Wisconsin Spotlight | June 4, 2020
MADISON — The Wisconsin Institute for Law & Liberty and former Assembly Speaker Scott Jensen filed a petition Wednesday arguing that state, not federal, courts should handle legal challenges over redistricting plans.
The conservatives appear to have some backing from former liberal Wisconsin Supreme Court Justice Shirley Abrahamson — at least Shirley Abrahamson from 13 years ago.
WILL and Jensen are asking the state Supreme Court to adopt a rule that would amend the state statutes, allowing the court to take jurisdiction over the expected lawsuits involving the next round of political maps. The redistricting plans are crafted every 10 years by the state Legislature.
Redistricting occurs after the federal decennial census. If Republicans continue to control the Legislature, they will put together the new political representation maps. Gov. Tony Evers, a Democrat, can veto them, which he will more than likely do if they are drawn up by Republicans. Impasses have generally been settled in federal courts. But even when one party controls the two branches of government, as Republicans did in 2011, the last time the maps were drawn up, the redistricting plans have been bogged down in court.
Even after the dust settled on the 2011 legal battle, liberals filed lawsuits to stop Wisconsin’s redistricting system. They failed.
“With divided government, we can expect the courts to have the final say on legislative districts in Wisconsin,” said Rick Esenberg, president and general counsel for WILL, a Milwaukee-based public interest law firm. “This rules petition asks the Wisconsin Supreme Court to adopt rules, consistent with their previous wish, that permit a redistricting case to go forward in state courts rather than a federal court.”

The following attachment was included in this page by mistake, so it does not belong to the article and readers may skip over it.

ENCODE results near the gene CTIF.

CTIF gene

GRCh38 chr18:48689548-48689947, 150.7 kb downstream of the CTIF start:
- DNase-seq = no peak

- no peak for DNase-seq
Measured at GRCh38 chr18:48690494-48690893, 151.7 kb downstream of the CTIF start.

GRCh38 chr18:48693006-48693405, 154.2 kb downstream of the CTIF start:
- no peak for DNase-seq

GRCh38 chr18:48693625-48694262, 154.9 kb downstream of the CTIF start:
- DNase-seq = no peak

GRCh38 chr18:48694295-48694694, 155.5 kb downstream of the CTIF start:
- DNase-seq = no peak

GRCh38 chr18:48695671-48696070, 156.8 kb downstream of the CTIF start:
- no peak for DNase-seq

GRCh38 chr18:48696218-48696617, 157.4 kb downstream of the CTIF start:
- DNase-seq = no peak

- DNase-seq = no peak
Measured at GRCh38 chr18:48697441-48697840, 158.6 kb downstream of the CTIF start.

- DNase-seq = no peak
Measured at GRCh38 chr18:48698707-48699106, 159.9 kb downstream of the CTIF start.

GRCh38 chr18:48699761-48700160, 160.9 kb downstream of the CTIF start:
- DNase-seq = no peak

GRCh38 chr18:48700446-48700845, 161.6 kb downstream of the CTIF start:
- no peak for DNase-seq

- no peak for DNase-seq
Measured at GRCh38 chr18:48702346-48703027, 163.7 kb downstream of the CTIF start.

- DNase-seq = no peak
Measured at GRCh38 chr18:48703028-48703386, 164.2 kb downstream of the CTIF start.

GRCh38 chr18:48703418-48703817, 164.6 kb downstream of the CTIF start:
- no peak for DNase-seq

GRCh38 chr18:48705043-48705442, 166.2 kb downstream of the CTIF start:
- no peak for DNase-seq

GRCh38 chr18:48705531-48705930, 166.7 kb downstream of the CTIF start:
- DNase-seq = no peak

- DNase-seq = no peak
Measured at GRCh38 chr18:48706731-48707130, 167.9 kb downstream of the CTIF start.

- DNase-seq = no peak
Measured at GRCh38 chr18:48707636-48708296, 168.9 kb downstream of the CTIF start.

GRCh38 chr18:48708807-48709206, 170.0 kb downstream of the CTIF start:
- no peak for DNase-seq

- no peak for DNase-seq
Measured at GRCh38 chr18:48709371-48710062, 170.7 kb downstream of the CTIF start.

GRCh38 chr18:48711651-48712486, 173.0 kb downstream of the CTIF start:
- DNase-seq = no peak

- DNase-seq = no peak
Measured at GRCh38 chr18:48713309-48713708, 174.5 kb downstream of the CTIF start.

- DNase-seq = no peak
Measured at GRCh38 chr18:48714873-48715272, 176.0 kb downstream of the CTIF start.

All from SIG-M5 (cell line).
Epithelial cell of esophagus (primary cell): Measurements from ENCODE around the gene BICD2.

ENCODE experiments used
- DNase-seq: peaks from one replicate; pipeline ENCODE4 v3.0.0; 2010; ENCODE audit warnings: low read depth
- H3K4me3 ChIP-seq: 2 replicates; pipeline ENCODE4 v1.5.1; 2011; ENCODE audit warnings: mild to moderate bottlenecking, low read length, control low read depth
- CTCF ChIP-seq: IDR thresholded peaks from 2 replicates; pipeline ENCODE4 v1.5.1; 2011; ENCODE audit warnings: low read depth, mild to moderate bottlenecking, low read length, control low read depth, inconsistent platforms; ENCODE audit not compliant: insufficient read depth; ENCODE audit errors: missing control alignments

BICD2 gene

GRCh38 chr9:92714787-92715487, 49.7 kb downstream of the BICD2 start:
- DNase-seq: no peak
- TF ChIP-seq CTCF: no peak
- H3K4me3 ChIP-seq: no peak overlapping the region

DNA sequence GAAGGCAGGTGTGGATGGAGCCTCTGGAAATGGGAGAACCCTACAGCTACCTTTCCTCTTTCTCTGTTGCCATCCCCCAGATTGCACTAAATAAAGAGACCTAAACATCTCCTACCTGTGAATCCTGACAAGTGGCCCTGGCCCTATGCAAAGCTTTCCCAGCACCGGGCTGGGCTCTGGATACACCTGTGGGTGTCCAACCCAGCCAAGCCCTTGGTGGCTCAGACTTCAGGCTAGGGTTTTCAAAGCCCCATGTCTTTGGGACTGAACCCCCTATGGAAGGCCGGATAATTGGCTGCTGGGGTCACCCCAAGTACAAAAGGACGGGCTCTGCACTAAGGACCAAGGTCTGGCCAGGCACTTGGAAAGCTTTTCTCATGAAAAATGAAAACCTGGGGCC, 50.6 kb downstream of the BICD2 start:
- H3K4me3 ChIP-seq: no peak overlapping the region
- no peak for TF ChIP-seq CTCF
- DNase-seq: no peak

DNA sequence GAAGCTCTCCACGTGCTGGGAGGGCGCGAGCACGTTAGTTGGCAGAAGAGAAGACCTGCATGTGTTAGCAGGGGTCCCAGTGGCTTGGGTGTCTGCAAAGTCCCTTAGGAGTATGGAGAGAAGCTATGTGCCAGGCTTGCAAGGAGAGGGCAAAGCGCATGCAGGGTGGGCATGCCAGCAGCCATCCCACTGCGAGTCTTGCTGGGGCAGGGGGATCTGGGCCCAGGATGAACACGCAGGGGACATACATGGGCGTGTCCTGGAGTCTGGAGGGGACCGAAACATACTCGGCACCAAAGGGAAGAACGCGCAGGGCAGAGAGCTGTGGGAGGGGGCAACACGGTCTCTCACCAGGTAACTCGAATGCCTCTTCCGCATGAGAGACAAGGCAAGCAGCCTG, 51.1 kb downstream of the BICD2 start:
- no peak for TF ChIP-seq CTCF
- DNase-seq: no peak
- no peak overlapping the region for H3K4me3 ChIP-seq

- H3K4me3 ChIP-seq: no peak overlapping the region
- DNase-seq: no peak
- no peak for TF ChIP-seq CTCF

The state Supreme Court, led by then-Chief Justice Shirley Abrahamson, foresaw future litigation arising from the redistricting process.
“As a practical matter, we think that litigation after the 2010 census is likely. Although the Wisconsin Legislature has usually been able to draw congressional district lines without much ado, the legislative redistricting process has proven nearly impossible,” a court-ordered commission charged with studying and drafting procedural rules governing redistricting litigation in Wisconsin wrote in a 2007 report.
Abrahamson, arguably one of the more liberal justices in the court’s history, signed off on the committee report that argued for states’ rights regarding redistricting lawsuits.
“… (W)hen the Legislature cannot enact a redistricting plan in time for the next election cycle, and where court intervention is necessary, the Wisconsin Supreme Court has the authority to hear cases under original jurisdiction,” the report stated. “(S)ince redistricting is fundamentally a state responsibility, the state courts are the appropriate forum for these actions.”
The commission noted that the “U.S. Supreme Court has recognized the primacy of state courts in redistricting.”
The commission said the state Supreme Court was not built for drawing up political maps. Instead it proposed the creation of a panel of Appeals Court judges be appointed and delegated by the Supreme Court to “devise new legislative or congressional districts.“
Ultimately, the court rejected the proposals. But the Abrahamson-led court did promise that it would not be in the same position as it was after the 2000 Census, forced to defer a primarily state matter to the federal courts.
Evers signed an executive order in January creating what he says would be a nonpartisan commission to draw new legislative maps. Republicans have criticized the effort, asserting Evers is looking to stack the deck to serve Democrats’ political interests.
As the Supreme Court study committee noted in its 2007 report, “Redistricting is an inherently political process, one which defines the nature of representative government.”